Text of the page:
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CD with AWS ECS and CodePipeline Using Terraform
webbuilder November 14, 2023 0 Comments

CD With AWS ECS And CodePipeline Using Terraform – Easy Steps

Achieving smooth and reliable deployment processes is crucial. This article explores the integration of AWS Elastic Container Service (ECS) with AWS CodePipeline using Terraform. By automating the Continuous Deployment (CD) pipeline, developers can streamline the release of containerized applications, ensuring efficiency and reliability. So, let’s begin!

STEP 1: Establishing IAM Role and CodeCommit Credentials

Create ECS Task Service Role:

Establish a dedicated IAM role for ECS tasks, enabling them to execute AWS service requests on your behalf.

CD with AWS ECS and CodePipeline Using Terraform

Attach CodeCommit Access Policy:

Enhance your USER credentials by assigning the AWSCodeCommitPowerUser Policy, ensuring the necessary permissions for optimal AWS CodeCommit utilization.

CD with AWS ECS and CodePipeline Using Terraform

Generate Git Credentials:

Securely interact with AWS CodeCommit by generating HTTPS Git credentials. These credentials enable essential actions like cloning, pushing, and pulling from the designated CodeCommit Repository, ensuring a secure and streamlined code version control process.

STEP 2: Terraform Scripts for Infrastructure Deployment

Leveraging Terraform, we orchestrate the construction of the foundational elements required for our ECS and CodePipeline setup.

Providers Configuration

Ensure Terraform uses the correct AWS provider version and define the AWS provider configuration with the desired profile and region.



terraform {

  required_providers {

    aws = {

      source  = “hashicorp/aws”

      version = “~> 3.51”





provider “aws” {

  profile = “default”

  region  = “us-east-1”




VPC Setup

Define the VPC, Subnets, and Internet Gateway resources using Terraform to establish a secure and scalable network infrastructure.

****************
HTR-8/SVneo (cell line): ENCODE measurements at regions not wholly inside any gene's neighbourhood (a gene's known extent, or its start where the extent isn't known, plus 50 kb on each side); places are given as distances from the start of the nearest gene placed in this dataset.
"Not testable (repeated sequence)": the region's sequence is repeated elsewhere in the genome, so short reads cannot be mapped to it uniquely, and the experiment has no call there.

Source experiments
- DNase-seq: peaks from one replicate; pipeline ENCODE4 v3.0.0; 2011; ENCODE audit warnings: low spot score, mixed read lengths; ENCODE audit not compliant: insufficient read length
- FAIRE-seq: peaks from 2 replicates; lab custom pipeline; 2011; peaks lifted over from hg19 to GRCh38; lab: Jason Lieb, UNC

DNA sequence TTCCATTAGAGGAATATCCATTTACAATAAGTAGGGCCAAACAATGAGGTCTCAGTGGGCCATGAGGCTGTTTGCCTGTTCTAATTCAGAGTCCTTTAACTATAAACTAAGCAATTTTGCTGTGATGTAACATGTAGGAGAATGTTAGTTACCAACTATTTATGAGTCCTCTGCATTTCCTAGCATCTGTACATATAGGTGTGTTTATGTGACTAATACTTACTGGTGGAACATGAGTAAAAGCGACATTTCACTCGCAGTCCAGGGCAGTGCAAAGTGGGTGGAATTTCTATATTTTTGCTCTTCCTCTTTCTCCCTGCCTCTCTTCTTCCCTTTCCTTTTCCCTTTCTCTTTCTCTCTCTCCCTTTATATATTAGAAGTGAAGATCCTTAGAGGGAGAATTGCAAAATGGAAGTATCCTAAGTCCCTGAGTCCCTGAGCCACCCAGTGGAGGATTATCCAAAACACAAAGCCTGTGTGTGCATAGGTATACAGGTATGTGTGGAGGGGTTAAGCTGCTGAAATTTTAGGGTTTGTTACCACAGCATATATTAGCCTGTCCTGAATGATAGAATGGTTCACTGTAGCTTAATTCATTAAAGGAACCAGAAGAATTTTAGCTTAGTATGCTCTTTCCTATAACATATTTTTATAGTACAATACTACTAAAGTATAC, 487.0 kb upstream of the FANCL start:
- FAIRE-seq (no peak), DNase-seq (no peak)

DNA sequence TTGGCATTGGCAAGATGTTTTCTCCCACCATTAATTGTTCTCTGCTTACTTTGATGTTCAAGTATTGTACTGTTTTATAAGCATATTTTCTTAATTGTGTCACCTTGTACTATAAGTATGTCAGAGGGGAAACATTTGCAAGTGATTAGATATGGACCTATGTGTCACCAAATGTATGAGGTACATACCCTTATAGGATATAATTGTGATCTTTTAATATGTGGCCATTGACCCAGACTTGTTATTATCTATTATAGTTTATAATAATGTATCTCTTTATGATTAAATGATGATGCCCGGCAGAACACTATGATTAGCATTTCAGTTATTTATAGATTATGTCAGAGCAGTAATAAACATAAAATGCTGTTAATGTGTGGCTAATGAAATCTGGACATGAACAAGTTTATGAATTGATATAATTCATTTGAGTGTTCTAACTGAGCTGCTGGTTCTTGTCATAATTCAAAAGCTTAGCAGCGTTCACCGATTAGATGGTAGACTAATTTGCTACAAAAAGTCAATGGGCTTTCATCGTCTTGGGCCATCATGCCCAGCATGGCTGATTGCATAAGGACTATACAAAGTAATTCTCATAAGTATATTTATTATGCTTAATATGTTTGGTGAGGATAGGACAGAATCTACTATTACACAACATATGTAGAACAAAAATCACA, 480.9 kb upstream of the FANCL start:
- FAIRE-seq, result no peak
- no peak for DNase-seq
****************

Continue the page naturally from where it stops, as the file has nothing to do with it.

resource "aws_vpc" "ecs-vpc" {

  cidr_block = var.cidr


  tags = {

    Name = "ecs-vpc"




resource "aws_subnet" "pub-subnets" {

  count                   = length(var.azs)

  vpc_id                  = aws_vpc.ecs-vpc.id

  availability_zone       = var.azs[count.index]

  cidr_block              = var.subnets-ip[count.index]

  map_public_ip_on_launch = true


  tags = {

    Name = "pub-subnets"




resource "aws_internet_gateway" "i-gateway" {

  vpc_id = aws_vpc.ecs-vpc.id


  tags = {

    Name = "ecs-igtw"





Variables Definition

Specify variables essential for VPC configuration, such as CIDR blocks, availability zones, and subnet IP ranges.



variable "cidr" {

  type    = string

  default = ""



variable "azs" {

  type    = list(string)

  default = ["us-east-1a", "us-east-1b"]



variable "subnets-ip" {

  type    = list(string)

  default = ["", ""]




IAM Roles & Policies

Define the IAM roles and policies necessary for CodeBuild, granting access to ECR and S3.



resource "aws_iam_role" "codebuild-role" {

  name             = "codebuild-role"

  assume_role_policy = jsonencode({

    Version = "2012-10-17"

    Statement = [


        Action = "sts:AssumeRole"

        Effect = "Allow"

        Principal = {

          Service = "codebuild.amazonaws.com"







resource "aws_iam_role_policy" "codebuild-policy" {

  role = aws_iam_role.codebuild-role.name


  policy = jsonencode({

    Version = "2012-10-17"

    Statement = [


        Action   = ["codecommit:GitPull"]

        Effect   = "Allow"

        Resource = "*"


      # ... (other permissions for ECR, S3, and logging)






Route Tables

Configure a single route table for both public subnets.